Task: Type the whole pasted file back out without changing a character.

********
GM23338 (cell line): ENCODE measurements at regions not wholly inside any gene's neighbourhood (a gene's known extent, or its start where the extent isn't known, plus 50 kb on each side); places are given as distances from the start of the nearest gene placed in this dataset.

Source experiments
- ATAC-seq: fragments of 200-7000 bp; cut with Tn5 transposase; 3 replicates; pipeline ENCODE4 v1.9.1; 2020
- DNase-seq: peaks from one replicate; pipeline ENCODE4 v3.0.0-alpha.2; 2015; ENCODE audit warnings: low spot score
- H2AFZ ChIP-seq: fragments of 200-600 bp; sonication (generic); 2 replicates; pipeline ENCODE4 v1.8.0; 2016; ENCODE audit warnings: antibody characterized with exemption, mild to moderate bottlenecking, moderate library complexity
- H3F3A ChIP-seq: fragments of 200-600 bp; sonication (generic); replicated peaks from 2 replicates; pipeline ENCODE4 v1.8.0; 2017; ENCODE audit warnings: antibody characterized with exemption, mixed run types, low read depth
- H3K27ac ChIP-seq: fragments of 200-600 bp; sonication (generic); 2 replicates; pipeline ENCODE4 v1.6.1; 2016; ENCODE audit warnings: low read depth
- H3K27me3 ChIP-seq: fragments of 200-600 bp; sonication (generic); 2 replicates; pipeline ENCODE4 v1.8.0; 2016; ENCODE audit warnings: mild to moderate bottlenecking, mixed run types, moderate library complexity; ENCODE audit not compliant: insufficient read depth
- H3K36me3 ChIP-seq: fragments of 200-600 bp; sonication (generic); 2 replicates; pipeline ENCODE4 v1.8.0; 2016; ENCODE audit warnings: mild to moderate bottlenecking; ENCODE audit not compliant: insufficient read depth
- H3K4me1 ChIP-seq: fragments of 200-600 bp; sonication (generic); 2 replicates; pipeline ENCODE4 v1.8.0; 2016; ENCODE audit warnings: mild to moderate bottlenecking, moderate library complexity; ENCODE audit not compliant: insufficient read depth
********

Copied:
GM23338 (cell line): ENCODE measurements at regions not wholly inside any gene's neighbourhood (a gene's known extent, or its start where the extent isn't known, plus 50 kb on each side); places are given as distances from the start of the nearest gene placed in this dataset.

Source experiments
- ATAC-seq: fragments of 200-7000 bp; cut with Tn5 transposase; 3 replicates; pipeline ENCODE4 v1.9.1; 2020
- DNase-seq: peaks from one replicate; pipeline ENCODE4 v3.0.0-alpha.2; 2015; ENCODE audit warnings: low spot score
- H2AFZ ChIP-seq: fragments of 200-600 bp; sonication (generic); 2 replicates; pipeline ENCODE4 v1.8.0; 2016; ENCODE audit warnings: antibody characterized with exemption, mild to moderate bottlenecking, moderate library complexity
- H3F3A ChIP-seq: fragments of 200-600 bp; sonication (generic); replicated peaks from 2 replicates; pipeline ENCODE4 v1.8.0; 2017; ENCODE audit warnings: antibody characterized with exemption, mixed run types, low read depth
- H3K27ac ChIP-seq: fragments of 200-600 bp; sonication (generic); 2 replicates; pipeline ENCODE4 v1.6.1; 2016; ENCODE audit warnings: low read depth
- H3K27me3 ChIP-seq: fragments of 200-600 bp; sonication (generic); 2 replicates; pipeline ENCODE4 v1.8.0; 2016; ENCODE audit warnings: mild to moderate bottlenecking, mixed run types, moderate library complexity; ENCODE audit not compliant: insufficient read depth
- H3K36me3 ChIP-seq: fragments of 200-600 bp; sonication (generic); 2 replicates; pipeline ENCODE4 v1.8.0; 2016; ENCODE audit warnings: mild to moderate bottlenecking; ENCODE audit not compliant: insufficient read depth
- H3K4me1 ChIP-seq: fragments of 200-600 bp; sonication (generic); 2 replicates; pipeline ENCODE4 v1.8.0; 2016; ENCODE audit warnings: mild to moderate bottlenecking, moderate library complexity; ENCODE audit not compliant: insufficient read depth